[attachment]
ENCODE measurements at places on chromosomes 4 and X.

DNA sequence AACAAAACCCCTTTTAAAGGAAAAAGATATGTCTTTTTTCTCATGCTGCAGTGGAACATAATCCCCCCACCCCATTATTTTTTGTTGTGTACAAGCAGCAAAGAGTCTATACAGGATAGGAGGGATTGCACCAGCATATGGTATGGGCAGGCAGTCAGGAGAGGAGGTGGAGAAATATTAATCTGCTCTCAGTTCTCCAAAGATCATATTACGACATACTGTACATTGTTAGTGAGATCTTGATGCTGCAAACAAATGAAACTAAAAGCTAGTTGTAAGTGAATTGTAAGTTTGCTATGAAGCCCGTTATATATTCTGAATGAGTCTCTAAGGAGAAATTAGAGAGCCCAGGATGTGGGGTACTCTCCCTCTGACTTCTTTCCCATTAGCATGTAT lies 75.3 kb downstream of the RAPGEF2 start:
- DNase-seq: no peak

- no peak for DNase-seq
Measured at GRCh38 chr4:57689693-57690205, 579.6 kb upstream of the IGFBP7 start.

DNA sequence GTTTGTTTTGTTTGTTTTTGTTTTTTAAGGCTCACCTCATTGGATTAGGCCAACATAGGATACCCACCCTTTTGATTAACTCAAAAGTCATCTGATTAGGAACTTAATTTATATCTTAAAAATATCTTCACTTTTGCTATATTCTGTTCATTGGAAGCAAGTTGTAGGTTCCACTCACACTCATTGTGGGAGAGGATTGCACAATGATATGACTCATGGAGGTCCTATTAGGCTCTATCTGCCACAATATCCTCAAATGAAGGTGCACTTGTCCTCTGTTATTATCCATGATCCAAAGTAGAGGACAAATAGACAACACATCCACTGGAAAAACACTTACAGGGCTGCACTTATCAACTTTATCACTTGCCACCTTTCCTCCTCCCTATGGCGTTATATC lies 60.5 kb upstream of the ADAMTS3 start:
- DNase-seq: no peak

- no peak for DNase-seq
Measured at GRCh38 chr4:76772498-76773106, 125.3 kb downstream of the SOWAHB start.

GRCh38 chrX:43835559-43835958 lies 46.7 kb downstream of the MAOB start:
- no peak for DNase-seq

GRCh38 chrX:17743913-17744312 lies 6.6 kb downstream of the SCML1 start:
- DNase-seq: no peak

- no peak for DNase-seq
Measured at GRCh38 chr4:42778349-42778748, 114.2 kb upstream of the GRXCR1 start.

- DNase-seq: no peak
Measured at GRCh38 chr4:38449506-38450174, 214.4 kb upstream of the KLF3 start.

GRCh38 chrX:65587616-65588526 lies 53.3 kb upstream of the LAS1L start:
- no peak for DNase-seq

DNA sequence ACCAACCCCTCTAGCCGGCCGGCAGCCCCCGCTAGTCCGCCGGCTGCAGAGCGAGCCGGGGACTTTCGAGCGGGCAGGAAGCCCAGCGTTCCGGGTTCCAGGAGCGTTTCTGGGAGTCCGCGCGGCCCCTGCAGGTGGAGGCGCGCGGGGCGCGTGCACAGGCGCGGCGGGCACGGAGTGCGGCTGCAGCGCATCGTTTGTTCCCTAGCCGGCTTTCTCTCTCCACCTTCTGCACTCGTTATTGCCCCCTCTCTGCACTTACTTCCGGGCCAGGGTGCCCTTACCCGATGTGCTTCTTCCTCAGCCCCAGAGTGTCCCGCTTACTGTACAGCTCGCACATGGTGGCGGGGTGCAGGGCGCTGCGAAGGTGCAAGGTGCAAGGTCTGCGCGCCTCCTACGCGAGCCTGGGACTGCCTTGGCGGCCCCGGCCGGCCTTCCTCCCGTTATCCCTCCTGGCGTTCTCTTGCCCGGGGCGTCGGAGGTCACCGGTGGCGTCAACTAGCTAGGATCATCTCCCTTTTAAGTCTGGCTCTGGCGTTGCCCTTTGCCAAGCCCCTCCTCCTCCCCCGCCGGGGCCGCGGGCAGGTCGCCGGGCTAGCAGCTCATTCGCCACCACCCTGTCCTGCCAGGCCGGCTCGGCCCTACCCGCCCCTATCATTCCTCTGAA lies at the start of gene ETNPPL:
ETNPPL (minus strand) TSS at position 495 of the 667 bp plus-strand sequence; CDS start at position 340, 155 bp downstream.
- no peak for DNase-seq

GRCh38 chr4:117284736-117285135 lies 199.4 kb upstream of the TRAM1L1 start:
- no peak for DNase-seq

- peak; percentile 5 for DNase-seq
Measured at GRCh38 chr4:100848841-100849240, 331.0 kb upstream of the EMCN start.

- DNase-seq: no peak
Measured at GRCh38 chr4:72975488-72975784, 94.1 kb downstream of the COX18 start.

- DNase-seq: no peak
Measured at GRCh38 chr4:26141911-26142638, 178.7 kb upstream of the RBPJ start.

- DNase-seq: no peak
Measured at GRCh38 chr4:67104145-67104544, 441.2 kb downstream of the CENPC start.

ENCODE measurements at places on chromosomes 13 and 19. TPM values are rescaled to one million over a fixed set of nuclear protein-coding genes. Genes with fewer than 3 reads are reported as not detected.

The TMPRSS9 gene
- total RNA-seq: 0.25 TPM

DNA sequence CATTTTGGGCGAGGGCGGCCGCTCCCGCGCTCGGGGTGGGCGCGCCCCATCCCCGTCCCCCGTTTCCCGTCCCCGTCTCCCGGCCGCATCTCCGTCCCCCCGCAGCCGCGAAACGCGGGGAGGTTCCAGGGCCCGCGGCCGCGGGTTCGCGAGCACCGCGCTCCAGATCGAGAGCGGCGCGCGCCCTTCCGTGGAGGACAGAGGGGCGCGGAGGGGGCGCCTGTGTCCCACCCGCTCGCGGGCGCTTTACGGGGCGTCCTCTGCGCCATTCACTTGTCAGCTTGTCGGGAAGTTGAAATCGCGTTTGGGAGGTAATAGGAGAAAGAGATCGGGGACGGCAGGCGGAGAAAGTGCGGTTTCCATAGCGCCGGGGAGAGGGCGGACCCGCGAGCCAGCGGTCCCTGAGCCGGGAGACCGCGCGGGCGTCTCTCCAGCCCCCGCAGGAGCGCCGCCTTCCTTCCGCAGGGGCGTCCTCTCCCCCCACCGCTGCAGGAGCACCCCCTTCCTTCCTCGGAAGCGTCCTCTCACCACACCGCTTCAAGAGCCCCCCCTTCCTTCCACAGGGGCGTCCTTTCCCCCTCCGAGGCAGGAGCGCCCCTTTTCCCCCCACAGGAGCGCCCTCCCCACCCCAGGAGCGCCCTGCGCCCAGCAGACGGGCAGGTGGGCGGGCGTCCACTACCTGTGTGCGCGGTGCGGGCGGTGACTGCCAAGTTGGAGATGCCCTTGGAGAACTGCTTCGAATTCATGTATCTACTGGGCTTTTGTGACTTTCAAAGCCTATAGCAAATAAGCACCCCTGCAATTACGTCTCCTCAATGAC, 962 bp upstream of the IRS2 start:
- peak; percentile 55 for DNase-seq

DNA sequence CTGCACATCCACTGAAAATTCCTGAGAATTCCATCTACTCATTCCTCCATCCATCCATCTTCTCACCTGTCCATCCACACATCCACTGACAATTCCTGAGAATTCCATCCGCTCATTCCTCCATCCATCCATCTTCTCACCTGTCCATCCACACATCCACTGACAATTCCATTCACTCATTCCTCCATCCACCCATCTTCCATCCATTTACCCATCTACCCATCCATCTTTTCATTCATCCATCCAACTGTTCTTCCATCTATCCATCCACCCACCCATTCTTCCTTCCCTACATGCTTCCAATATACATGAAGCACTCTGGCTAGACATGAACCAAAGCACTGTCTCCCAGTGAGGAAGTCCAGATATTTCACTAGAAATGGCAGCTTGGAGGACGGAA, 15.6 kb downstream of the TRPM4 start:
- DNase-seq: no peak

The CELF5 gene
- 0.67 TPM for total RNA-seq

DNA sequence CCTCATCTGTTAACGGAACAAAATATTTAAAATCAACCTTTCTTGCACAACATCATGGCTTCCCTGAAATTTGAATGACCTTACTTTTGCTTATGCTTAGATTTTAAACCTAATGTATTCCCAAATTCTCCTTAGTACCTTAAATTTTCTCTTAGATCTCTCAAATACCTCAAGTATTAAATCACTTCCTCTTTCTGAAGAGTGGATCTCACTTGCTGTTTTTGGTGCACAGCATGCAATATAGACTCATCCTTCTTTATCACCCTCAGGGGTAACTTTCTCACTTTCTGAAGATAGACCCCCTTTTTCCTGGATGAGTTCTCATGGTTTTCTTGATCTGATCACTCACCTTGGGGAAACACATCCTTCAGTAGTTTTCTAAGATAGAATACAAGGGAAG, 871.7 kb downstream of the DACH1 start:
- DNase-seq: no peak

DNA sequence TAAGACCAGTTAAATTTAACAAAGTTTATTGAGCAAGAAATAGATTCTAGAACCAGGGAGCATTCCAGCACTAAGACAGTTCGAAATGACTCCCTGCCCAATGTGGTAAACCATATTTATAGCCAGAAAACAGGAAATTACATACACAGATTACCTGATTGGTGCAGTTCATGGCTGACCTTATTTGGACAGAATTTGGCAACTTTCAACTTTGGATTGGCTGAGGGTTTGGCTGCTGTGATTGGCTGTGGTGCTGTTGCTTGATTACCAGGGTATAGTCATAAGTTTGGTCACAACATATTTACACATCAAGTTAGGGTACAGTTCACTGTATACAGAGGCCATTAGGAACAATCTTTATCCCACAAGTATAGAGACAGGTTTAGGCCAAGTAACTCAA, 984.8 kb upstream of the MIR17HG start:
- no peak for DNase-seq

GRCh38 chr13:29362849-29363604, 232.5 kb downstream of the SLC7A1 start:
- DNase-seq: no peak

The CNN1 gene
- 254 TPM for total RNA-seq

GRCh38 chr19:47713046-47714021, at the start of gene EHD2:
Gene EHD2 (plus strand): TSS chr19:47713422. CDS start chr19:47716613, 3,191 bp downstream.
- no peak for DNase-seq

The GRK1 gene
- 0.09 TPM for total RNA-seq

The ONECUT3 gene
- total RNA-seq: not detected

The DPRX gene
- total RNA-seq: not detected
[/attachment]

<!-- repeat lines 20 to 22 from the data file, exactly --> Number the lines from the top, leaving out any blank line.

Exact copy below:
DNA sequence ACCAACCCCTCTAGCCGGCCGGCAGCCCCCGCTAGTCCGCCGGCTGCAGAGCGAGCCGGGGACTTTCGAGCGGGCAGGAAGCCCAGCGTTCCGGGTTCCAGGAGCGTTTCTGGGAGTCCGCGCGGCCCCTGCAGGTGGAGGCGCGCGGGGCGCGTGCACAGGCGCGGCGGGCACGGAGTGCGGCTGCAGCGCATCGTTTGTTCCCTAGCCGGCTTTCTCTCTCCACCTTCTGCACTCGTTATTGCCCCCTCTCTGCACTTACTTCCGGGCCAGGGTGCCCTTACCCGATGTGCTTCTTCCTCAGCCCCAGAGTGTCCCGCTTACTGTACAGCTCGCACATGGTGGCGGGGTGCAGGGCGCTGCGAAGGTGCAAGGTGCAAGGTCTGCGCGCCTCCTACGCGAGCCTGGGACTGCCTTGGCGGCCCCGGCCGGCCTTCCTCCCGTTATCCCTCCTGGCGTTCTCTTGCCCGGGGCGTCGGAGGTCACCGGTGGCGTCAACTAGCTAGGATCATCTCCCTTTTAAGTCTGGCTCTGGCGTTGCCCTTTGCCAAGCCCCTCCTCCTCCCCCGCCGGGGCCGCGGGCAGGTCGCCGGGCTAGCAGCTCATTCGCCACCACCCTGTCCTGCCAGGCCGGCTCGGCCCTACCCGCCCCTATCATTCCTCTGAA lies at the start of gene ETNPPL:
ETNPPL (minus strand) TSS at position 495 of the 667 bp plus-strand sequence; CDS start at position 340, 155 bp downstream.
- no peak for DNase-seq